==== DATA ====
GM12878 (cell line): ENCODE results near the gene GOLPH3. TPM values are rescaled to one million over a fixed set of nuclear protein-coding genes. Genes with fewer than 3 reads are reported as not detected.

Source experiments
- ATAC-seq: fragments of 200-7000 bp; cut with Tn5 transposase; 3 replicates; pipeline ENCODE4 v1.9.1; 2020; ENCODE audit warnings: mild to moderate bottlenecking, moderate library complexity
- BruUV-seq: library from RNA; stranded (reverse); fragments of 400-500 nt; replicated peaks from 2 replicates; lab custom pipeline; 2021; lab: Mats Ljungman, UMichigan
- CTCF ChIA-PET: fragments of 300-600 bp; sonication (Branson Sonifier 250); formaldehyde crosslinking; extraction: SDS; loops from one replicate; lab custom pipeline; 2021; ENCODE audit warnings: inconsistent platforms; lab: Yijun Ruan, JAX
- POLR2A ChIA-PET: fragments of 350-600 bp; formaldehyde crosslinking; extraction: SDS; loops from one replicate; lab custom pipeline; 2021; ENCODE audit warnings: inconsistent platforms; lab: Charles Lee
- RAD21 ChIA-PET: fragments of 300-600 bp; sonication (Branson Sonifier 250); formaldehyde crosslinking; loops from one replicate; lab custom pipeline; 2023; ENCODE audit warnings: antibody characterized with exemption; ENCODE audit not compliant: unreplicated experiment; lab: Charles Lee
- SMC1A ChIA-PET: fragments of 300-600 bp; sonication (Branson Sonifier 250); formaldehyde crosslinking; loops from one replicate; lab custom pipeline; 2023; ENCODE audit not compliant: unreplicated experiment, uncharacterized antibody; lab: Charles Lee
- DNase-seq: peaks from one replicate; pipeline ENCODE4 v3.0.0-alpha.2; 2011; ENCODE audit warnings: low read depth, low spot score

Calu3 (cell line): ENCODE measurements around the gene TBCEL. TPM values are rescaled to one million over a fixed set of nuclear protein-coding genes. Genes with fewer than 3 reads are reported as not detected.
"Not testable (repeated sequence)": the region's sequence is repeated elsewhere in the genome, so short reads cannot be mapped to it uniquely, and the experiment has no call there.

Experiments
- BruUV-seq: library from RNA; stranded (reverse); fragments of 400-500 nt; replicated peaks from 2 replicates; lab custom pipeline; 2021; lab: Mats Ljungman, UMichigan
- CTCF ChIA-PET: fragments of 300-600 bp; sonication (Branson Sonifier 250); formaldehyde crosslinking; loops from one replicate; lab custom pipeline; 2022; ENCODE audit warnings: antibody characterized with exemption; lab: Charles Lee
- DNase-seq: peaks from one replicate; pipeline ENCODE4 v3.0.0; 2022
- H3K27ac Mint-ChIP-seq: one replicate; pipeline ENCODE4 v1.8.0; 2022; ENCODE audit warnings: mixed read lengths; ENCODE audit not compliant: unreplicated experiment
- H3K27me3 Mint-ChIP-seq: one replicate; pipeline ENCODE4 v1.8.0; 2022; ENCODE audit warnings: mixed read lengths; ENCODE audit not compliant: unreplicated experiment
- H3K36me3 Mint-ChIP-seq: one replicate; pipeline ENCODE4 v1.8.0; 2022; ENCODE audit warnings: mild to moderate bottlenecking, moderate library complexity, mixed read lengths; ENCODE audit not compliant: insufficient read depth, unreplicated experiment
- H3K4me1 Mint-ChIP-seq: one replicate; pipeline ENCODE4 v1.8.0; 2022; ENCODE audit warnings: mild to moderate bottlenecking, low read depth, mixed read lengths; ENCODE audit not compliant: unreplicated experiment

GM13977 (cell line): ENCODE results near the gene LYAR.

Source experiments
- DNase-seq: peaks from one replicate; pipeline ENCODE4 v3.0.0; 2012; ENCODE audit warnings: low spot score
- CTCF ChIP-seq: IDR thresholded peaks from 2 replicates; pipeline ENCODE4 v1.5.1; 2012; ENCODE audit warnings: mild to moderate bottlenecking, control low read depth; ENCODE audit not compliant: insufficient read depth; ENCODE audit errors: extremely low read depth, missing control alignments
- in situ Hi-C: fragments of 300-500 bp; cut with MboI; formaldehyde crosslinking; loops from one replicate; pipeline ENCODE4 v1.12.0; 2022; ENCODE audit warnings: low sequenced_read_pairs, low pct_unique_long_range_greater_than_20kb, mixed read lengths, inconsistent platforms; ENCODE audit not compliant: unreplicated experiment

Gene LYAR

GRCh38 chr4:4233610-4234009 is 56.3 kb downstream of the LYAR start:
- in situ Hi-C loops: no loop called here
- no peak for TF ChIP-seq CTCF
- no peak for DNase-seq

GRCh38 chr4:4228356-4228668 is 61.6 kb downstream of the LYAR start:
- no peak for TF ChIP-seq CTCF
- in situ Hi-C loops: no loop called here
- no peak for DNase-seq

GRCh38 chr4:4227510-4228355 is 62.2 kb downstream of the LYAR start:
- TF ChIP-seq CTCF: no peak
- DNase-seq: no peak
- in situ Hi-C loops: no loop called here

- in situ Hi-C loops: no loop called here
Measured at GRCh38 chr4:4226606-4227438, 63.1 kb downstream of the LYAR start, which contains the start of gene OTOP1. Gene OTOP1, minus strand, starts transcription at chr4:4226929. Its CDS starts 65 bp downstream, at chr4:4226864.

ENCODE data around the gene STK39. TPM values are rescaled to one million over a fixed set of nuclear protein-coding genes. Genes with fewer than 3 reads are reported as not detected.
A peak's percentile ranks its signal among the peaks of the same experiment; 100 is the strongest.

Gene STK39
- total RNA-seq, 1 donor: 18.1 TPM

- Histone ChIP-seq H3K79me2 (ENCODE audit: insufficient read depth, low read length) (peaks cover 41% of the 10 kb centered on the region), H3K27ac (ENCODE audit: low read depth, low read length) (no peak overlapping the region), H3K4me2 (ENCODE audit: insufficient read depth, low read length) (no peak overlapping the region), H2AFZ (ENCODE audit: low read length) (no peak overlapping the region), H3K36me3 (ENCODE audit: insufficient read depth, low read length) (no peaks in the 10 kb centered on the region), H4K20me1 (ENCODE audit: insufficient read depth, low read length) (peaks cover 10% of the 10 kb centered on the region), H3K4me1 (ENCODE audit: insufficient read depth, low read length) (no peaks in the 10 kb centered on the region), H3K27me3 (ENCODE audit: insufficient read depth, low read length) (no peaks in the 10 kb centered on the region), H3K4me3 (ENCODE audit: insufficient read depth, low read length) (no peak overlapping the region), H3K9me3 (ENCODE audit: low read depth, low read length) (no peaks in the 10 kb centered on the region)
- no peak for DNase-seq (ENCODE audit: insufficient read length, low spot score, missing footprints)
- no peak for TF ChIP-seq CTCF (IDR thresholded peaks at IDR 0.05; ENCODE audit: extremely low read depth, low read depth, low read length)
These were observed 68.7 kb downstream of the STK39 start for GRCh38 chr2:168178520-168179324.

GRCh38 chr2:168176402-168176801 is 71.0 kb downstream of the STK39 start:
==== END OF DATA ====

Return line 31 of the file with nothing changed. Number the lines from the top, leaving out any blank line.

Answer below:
- no peak for TF ChIP-seq CTCF